Reviewed by Carolin Patzelt, University of Bochum
This volume examines the language of men and women in different types of everyday conversation. The analysis of gender as a sociolinguistic factor is not new, of course. However, the present study does not set out to identify typical male or female communicative devices but rather explores when, why, and by whom such devices are used, and whether they really hew to the traditional stereotypes of ‘male’ and ‘female’. The author does not depart from traditional stereotypes that define certain communicative characteristics as ‘typical of men’s (women’s) talk’. Instead, she uses a constructionist framework to explain why speakers frequently adopt linguistic devices usually associated with the opposite sex. Both the adoption of a constructionist framework and the analysis of different types of conversation enable the author to draw more refined conclusions on when, why, and by whom alleged ‘male’ or ‘female’ communicative devices are used.
Following a general introduction (Ch. 1), Ch. 2 provides an overview of earlier studies of gender and discourse in chronological order. Starting from Robin Lakoff’s ground-breaking Language and woman’s place (New York: Harper & Row, 1975), the author proceeds to the theory of distinctness, which begins with the assumption that men and women live in ‘different worlds’. This is the theory most traditional studies of gender and discourse draw on when discussing ‘typical’ male and female uses of question tags, hedges, and short answers, for instance. Finally, the constructionist model is discussed as the most recent and differentiated theoretical framework. It criticizes the distinctness model for being based on oversimplified stereotypes and suggests that additional factors (e.g. the individual communicative situation, social class, age, and sexual orientation) must be taken into consideration to classify the use of certain communicative devices.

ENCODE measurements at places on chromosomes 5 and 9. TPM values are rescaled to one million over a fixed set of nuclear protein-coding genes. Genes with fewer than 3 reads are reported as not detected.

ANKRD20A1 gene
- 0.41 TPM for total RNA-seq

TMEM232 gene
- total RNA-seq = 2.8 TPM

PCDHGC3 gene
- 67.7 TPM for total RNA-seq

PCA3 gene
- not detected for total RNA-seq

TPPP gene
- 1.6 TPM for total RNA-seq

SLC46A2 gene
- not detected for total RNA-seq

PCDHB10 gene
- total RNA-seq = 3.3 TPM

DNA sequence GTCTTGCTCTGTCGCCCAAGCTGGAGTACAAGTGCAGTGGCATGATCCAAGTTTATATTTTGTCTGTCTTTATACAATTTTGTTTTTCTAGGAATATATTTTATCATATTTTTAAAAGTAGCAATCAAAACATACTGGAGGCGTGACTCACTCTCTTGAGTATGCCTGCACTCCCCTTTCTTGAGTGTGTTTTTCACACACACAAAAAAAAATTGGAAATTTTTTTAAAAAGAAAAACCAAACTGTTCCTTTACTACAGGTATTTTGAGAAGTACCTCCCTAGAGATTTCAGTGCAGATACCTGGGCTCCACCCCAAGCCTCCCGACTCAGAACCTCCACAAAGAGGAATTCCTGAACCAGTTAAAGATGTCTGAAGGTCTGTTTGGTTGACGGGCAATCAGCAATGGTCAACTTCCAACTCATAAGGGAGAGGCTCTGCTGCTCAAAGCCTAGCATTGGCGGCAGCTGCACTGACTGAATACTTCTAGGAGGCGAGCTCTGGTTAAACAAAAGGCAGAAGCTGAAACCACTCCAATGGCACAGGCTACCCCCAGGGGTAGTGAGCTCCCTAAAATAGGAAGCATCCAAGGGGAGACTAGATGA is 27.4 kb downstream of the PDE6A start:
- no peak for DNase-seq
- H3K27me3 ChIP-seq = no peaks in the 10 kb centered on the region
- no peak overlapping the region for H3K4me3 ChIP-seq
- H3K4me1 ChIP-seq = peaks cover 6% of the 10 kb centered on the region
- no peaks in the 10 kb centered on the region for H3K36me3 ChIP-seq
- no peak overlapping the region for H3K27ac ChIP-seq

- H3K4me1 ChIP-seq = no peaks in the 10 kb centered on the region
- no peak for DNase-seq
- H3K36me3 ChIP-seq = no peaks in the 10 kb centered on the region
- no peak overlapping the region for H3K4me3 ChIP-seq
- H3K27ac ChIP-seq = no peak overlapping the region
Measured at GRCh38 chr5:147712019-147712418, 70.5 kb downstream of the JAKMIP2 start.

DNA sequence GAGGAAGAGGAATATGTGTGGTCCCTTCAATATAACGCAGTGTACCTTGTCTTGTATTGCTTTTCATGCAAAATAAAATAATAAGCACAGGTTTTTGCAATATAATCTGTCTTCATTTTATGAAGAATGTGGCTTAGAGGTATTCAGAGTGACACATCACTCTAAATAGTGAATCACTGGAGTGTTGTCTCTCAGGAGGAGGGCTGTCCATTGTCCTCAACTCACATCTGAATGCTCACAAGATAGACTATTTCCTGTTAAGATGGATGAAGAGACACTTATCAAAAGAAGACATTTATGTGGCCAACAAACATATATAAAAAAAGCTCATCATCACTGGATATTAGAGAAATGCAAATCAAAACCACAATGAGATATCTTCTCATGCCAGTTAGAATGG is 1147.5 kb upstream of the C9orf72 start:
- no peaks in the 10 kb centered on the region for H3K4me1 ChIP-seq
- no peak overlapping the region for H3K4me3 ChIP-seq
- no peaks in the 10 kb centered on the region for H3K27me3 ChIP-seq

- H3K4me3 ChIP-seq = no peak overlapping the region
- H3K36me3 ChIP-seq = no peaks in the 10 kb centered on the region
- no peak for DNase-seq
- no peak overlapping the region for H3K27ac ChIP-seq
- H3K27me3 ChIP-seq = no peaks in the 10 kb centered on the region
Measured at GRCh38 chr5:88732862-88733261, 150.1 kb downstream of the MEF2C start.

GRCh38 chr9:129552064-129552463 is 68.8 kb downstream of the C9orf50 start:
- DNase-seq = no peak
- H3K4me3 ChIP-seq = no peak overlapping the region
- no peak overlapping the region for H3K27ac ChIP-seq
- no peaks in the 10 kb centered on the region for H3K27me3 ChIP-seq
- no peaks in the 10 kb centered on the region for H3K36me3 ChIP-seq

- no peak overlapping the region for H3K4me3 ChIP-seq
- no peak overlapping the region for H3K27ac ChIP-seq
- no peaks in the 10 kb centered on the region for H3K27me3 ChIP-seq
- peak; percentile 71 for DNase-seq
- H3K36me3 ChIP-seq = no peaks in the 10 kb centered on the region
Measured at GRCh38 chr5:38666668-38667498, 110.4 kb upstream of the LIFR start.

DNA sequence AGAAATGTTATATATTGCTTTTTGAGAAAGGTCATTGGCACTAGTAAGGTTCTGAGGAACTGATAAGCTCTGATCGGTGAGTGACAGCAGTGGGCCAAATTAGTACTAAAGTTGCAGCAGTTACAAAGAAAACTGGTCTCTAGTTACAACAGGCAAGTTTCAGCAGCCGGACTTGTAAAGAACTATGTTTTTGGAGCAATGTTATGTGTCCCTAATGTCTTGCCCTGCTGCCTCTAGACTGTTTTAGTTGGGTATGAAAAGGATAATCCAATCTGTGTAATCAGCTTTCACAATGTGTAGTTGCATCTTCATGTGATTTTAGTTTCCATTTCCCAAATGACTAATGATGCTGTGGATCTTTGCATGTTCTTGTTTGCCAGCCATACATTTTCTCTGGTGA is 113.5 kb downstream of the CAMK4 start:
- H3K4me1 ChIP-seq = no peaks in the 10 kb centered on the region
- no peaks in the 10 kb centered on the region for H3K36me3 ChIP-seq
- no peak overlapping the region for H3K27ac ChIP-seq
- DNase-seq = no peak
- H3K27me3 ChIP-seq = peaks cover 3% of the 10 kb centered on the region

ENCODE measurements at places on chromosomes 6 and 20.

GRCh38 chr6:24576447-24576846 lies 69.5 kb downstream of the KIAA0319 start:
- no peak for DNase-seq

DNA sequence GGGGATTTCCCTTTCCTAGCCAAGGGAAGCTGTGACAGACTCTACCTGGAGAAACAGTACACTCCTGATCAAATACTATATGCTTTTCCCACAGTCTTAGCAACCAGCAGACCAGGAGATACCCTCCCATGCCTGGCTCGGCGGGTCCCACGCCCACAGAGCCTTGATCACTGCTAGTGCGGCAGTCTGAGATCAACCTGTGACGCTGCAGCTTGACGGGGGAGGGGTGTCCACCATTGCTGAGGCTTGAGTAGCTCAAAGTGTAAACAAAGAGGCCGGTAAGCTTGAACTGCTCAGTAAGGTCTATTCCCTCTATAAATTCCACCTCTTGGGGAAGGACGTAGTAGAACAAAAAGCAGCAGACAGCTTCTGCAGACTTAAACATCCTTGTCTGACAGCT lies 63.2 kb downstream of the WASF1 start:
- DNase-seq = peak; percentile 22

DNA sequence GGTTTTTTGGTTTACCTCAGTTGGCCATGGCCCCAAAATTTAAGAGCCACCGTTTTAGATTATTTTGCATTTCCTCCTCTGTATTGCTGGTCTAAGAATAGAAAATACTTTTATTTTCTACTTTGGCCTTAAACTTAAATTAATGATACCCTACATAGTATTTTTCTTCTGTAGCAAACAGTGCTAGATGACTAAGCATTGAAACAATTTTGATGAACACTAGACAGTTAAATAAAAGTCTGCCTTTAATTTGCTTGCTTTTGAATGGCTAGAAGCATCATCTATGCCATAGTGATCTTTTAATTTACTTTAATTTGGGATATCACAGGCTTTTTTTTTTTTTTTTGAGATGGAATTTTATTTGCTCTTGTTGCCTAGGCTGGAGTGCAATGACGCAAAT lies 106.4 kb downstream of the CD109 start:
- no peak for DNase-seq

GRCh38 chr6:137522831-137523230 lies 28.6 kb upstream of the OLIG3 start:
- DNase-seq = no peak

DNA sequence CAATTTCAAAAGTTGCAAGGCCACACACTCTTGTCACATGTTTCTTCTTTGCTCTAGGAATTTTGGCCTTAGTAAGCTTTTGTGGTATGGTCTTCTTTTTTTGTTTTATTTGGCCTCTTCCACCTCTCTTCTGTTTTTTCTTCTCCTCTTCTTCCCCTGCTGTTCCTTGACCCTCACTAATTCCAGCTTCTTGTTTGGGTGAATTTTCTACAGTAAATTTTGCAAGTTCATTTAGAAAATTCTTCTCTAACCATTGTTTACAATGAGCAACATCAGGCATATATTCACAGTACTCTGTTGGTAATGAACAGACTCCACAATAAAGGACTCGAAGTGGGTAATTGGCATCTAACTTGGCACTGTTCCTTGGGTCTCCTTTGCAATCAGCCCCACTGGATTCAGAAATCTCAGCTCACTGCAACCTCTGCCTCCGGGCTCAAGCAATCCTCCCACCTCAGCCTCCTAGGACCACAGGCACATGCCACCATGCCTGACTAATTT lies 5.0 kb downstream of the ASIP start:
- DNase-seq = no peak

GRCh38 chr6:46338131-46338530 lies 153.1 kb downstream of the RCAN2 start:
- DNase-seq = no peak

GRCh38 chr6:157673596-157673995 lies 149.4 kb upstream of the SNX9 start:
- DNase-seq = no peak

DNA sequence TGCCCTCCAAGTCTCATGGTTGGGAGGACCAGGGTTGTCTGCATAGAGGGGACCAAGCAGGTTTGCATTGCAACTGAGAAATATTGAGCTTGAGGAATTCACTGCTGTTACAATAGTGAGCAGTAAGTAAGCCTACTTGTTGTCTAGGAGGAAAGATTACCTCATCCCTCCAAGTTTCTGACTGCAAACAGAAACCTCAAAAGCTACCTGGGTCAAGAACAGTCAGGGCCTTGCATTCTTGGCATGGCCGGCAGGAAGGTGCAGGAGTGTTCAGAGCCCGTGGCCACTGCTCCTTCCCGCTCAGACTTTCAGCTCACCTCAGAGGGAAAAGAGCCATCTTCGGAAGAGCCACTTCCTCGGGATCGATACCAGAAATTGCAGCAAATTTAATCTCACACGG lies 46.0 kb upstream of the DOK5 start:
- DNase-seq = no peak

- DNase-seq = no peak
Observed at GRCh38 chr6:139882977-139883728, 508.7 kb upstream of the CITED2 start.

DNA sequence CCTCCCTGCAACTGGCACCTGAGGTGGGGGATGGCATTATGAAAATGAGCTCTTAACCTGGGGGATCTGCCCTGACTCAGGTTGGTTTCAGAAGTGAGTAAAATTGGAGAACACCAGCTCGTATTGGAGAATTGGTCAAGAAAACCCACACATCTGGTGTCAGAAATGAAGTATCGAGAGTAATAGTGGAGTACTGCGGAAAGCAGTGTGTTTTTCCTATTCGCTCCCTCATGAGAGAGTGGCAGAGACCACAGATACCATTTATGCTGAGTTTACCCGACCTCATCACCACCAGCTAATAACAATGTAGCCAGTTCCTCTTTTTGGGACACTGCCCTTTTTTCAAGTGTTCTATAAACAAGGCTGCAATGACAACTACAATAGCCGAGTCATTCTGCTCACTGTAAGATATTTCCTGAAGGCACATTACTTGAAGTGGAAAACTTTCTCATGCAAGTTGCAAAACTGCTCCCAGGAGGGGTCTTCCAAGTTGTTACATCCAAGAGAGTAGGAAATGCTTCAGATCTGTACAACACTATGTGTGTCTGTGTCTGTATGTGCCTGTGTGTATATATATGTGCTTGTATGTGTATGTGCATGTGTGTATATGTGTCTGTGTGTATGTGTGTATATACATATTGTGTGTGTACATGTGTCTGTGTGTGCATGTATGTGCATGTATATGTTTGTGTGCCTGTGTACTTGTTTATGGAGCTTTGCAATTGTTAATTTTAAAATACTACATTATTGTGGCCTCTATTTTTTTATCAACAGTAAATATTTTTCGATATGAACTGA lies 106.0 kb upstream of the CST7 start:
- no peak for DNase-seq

Chs. 3–5 examine the linguistic behavior of men and women in different communicative situations. In Ch. 3, the author analyzes the transmission of historias de queja (complaints) in conversations among friends. She concludes that the expression of solidarity is not a general characteristic of women’s talk, but is a question of group identity and the topic of discussion. Ch. 4 examines the use of humor among men and women. While it is shown that women use types of humor usually attributed to men and vice versa, the author identifies different functions of humor: while men use it merely for amusement, women regard it as a sign of solidarity. Finally, Ch. 5 analyzes some typical conversations among factory workers during breaks, before Ch. 6 reviews the most significant conclusions in a detailed and convincing way. Unfortunately, the book lacks the appendix listed in the table of contents.
This book provides new insights into the relation between gender and discourse, and is strongly recommended to anyone interested in sociolinguistics and discourse analysis.